This drastic change would alter the life of many of our players. For instance, in Pennsylvania when an introverted, bookish boy, Harry Longabaugh, fed on a diet of dime store novels, headed out west by himself at the age of 14 to become a cowboy, after the winter of 1887, he found himself struggling to survive. Like many others, the steady work ran out and the temptation to turn to crime was too much. Longabaugh turned to theft and continues on this course as the Sundance Kid.

It’s in this milieu we find young Laura. Her father, Henry, was a bank robber. It was through him that Laura met the outlaws passing through Knickerbocker, including a few men who would become significant in her life at a later date.

Laura’s early life was rocky to start with, becoming worse after her parents divorced when she was 5. After that her mother, Fereby, shuffled her offspring between her relatives whenever she picked up with a new boyfriend, which became a permanent situation when Henry died during a robbery. Fereby, free to marry again, left her children with her parents.

When Laura was 14, her aunt, Viana, married Will Carver. Will would come to be known as “News” Carver a core member of the Wild Bunch, but at this time he was only a cowboy who was head over heels in love. Unfortunately, this marriage would end in within months when Viana died of fever. Maybe it was losing this stabilizing influence that turned Will toward a life of crime, because after this he joined Black Jack Ketchum’s* gang of outlaws.

William "News" Carver

At 15 Laura began a romantic relationship with Carver. This was also the age she became a prostitute in San Antonio.

Two years later she went back to Knickerbocker and attempted to clean up her act, going back to school and otherwise behaving as a good citizen. All the while she and Carver maintained a correspondence.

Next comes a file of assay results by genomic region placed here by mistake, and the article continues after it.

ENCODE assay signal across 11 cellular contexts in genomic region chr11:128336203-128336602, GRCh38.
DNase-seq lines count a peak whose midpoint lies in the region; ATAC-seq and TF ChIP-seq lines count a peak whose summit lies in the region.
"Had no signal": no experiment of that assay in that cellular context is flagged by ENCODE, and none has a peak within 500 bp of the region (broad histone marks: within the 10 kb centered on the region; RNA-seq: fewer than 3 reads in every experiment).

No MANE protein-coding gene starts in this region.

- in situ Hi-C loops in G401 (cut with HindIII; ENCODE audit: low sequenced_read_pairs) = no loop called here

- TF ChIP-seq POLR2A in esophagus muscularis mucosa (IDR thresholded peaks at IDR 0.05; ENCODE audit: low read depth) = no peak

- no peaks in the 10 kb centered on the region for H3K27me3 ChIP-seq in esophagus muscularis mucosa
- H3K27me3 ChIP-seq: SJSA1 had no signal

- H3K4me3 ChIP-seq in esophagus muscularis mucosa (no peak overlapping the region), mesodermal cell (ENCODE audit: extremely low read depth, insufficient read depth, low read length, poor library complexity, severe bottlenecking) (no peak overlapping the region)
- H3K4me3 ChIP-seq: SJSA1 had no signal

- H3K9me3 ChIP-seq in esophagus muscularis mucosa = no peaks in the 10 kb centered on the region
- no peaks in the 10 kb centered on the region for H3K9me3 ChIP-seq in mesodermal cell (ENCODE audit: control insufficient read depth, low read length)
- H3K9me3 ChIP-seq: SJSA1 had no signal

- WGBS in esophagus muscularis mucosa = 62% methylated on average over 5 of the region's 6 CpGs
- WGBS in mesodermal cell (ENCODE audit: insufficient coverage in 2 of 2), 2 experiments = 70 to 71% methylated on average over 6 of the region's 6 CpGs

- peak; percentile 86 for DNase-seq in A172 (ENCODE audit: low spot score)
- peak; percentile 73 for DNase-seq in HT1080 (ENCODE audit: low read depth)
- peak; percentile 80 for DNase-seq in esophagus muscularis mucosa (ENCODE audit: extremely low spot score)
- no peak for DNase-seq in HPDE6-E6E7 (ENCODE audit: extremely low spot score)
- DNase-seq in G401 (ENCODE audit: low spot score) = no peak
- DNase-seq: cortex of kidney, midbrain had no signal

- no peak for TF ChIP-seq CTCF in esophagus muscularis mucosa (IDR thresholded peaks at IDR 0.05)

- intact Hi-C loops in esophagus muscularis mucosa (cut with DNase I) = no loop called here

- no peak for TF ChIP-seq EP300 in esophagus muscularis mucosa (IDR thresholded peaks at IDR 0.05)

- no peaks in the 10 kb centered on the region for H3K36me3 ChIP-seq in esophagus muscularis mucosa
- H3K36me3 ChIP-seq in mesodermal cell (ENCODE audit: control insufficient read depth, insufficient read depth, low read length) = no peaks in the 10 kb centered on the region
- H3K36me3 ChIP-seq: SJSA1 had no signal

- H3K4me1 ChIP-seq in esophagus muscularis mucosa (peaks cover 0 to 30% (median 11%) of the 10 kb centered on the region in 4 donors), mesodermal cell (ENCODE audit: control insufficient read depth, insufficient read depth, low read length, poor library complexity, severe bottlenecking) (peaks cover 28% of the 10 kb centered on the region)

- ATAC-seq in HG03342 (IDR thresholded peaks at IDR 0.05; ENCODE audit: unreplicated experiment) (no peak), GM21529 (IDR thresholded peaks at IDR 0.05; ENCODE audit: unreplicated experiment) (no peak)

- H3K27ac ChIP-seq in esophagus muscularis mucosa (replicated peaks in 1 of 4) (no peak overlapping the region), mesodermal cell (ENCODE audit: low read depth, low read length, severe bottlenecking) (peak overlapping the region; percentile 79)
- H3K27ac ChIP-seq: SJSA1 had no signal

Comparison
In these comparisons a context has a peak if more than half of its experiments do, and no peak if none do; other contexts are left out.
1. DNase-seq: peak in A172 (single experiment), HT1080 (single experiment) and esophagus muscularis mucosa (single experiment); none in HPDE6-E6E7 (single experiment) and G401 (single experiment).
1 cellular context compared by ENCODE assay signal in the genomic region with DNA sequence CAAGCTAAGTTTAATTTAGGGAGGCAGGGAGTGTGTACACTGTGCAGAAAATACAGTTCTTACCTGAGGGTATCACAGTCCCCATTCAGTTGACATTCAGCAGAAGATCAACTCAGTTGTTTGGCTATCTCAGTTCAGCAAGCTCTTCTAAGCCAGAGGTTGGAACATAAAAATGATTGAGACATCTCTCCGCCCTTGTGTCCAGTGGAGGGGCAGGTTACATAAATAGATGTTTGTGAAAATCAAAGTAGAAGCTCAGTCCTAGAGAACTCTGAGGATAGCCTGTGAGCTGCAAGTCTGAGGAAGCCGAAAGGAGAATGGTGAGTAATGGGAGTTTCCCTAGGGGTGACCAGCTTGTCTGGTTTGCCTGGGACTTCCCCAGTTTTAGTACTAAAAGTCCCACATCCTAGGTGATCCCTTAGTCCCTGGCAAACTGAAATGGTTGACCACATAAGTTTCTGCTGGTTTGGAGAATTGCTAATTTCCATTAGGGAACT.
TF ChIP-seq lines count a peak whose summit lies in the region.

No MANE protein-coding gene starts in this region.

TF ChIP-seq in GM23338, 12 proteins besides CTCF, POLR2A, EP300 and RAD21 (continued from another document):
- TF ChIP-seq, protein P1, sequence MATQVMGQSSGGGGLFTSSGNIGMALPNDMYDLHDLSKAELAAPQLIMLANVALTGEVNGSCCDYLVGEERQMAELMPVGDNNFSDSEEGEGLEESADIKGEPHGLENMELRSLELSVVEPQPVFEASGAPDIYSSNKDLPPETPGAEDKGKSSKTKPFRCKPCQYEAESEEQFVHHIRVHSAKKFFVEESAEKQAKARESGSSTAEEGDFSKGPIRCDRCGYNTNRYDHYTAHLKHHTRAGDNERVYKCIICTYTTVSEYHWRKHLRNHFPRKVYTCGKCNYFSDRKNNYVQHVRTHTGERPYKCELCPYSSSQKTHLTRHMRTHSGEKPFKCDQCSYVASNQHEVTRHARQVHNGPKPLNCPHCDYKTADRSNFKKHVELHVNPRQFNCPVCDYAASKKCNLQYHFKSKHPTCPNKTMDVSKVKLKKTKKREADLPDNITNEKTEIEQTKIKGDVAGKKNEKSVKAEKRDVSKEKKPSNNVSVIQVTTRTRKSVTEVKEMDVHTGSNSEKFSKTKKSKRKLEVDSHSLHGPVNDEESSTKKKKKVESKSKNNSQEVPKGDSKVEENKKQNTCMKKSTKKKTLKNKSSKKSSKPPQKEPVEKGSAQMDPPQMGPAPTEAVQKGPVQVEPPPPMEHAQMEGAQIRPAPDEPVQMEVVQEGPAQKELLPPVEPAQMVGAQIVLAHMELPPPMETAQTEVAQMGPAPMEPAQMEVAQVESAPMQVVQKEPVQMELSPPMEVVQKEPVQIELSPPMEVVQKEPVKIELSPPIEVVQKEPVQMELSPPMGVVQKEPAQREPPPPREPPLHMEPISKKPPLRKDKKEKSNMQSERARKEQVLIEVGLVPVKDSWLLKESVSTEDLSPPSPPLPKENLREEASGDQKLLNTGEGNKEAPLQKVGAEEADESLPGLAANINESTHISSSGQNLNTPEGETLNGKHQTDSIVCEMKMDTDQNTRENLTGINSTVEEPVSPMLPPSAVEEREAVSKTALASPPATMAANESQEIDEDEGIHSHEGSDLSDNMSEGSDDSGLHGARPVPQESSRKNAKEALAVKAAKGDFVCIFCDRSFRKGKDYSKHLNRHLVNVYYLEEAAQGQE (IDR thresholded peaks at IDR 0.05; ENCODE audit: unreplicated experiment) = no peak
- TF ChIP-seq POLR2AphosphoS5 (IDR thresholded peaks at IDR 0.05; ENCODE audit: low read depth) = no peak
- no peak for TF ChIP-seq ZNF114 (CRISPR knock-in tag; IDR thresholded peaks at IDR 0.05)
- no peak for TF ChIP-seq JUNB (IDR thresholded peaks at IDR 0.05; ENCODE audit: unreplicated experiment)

This connection with the bad boy, Carver, may have proved too much a pull for her, because at age 20 she left home to support herself in Texas and Wyoming as a dance hall girl, and back to prostitution at the infamous Madame Fannie Porter’s high end brothel, a favorite haunt of the Wild Bunch. This is possibly where Sundance met Etta Place.

To us today the thought of working in a brothel might seem dismal, but to a someone from a poor and chaotic family, hanging out with other lady-friends at Madame Fannie’s with its silk sheets, gorgeous clothes, cold champagne, and luxurious furnishings was not the worst a girl could do. Madame Fannie herself was said to take care of her girls like a mother. (Laura would periodically return to Madame Fannie's even after she became involved with the Wild Bunch. A time I would think she didn't have to turn to prostitution unless she wanted to.)

In the early days when Carver was with Ketchum, he would take up with Laura at Madame Fannie's between robberies. Carver was a handsome, though moody guy. I think of him for Laura as that bad boyfriend you can't seem to get out of your system. By the way, he got the nickname “News” because he was so fond of seeing his own name in print.

Anyway, Laura whether it was because she romanticized her father’s outlaw life, had a streak of larceny herself, or because she wanted something more from her boyfriend than the occasional visit, asked to join the Ketchum gang. Black Jack said no to that.